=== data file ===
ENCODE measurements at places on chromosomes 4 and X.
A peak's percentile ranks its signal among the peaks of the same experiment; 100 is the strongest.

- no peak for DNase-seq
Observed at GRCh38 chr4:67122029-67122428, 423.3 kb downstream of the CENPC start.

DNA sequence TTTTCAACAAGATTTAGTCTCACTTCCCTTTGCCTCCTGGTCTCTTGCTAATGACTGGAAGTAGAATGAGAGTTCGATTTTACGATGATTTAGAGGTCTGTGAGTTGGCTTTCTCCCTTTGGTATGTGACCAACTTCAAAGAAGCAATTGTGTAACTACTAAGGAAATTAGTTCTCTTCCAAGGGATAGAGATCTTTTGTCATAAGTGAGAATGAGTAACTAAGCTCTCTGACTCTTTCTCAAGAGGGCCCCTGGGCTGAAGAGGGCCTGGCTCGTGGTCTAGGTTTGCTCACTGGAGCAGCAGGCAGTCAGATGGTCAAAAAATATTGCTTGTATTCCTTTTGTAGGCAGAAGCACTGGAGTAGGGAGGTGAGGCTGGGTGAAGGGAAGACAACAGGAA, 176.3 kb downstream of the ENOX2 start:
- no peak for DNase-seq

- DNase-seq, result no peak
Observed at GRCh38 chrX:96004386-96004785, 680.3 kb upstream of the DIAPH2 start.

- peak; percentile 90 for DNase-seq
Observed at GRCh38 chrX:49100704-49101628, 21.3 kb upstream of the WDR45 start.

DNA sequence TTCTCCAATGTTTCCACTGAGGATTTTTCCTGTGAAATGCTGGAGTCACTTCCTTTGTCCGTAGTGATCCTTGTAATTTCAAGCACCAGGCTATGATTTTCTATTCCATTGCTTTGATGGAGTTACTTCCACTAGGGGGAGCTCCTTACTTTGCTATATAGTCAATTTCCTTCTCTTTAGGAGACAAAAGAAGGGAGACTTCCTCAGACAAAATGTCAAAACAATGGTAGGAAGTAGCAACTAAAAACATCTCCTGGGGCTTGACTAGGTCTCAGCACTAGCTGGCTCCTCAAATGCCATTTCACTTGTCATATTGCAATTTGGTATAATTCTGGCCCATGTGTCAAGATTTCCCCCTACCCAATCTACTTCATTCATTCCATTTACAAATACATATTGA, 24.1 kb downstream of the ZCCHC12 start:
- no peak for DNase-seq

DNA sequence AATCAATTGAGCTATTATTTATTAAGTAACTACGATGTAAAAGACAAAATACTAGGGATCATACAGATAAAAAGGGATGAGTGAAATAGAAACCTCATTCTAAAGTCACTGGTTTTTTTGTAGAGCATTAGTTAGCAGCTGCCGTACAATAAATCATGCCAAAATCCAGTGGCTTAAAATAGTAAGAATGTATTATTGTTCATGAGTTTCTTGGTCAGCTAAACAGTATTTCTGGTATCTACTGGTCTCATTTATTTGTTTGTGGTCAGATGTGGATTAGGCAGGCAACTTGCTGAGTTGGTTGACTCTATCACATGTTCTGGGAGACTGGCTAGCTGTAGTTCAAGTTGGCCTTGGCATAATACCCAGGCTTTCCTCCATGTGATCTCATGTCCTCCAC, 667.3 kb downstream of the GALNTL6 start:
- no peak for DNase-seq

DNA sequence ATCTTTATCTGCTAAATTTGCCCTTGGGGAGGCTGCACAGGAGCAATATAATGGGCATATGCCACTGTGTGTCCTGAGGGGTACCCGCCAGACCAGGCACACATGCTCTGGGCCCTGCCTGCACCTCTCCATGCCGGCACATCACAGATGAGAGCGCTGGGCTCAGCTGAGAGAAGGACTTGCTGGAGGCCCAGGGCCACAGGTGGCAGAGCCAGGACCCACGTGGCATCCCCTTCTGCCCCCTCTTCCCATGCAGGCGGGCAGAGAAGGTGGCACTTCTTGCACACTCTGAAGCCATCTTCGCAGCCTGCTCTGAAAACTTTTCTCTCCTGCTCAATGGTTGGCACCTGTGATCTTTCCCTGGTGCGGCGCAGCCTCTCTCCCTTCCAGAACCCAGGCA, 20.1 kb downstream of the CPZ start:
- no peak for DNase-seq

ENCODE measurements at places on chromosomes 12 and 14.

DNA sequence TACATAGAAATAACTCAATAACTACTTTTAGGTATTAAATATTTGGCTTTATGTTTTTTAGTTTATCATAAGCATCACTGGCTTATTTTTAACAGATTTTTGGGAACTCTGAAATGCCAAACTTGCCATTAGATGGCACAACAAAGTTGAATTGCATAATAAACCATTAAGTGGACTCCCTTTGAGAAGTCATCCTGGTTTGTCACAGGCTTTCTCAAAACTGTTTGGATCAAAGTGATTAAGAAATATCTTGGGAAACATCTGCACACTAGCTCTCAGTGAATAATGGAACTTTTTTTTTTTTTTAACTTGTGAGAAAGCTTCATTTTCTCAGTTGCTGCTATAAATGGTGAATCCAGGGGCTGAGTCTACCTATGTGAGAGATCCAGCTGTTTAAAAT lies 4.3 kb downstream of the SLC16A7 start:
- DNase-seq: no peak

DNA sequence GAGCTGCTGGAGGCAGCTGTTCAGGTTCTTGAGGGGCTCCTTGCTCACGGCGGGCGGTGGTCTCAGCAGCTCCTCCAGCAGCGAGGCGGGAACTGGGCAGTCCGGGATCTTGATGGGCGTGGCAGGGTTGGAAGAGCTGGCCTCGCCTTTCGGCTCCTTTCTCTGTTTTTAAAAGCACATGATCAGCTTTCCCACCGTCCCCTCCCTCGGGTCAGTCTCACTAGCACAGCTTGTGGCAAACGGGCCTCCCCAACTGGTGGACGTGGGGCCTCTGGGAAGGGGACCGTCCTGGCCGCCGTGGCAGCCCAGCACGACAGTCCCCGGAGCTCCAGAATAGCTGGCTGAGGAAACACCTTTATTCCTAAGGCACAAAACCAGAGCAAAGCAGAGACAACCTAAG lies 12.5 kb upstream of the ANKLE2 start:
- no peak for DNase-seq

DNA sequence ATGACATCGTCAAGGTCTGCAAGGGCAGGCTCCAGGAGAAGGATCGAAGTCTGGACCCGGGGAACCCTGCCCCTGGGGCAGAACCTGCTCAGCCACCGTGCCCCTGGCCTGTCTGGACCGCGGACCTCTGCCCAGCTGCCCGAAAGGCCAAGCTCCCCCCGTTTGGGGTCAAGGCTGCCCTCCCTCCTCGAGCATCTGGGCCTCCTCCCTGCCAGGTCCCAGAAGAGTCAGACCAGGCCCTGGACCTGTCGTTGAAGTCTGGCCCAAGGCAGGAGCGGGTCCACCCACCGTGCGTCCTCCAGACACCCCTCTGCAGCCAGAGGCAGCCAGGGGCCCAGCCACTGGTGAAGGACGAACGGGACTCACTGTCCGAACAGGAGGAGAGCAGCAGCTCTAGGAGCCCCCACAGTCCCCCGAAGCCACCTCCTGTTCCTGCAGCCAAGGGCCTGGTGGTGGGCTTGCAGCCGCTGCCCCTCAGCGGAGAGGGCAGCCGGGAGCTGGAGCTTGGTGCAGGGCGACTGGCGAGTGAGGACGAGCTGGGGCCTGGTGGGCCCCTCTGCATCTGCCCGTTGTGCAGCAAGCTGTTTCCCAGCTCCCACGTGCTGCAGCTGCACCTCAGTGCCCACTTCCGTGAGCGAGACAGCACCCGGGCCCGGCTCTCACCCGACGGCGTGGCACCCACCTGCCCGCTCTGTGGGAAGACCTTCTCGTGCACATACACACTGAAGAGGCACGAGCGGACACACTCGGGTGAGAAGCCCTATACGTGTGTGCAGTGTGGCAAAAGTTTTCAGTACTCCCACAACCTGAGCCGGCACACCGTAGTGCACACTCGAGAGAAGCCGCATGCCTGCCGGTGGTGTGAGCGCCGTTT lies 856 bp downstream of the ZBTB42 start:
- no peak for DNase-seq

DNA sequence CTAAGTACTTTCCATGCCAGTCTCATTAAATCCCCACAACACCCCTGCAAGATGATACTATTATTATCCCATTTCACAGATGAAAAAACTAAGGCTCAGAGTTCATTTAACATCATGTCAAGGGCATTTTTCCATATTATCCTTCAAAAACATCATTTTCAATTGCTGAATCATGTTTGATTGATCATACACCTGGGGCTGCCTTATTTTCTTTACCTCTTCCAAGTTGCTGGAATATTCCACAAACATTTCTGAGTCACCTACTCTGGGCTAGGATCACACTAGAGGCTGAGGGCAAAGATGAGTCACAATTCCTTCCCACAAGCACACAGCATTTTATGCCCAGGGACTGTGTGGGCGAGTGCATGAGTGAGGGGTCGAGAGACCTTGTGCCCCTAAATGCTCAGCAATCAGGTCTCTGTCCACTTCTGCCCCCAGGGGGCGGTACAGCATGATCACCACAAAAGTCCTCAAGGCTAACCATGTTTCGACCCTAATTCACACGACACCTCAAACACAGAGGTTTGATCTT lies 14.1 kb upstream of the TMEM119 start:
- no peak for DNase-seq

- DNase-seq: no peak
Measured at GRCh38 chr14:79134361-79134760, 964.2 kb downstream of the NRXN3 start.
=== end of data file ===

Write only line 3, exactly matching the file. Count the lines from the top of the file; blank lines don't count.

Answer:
- no peak for DNase-seq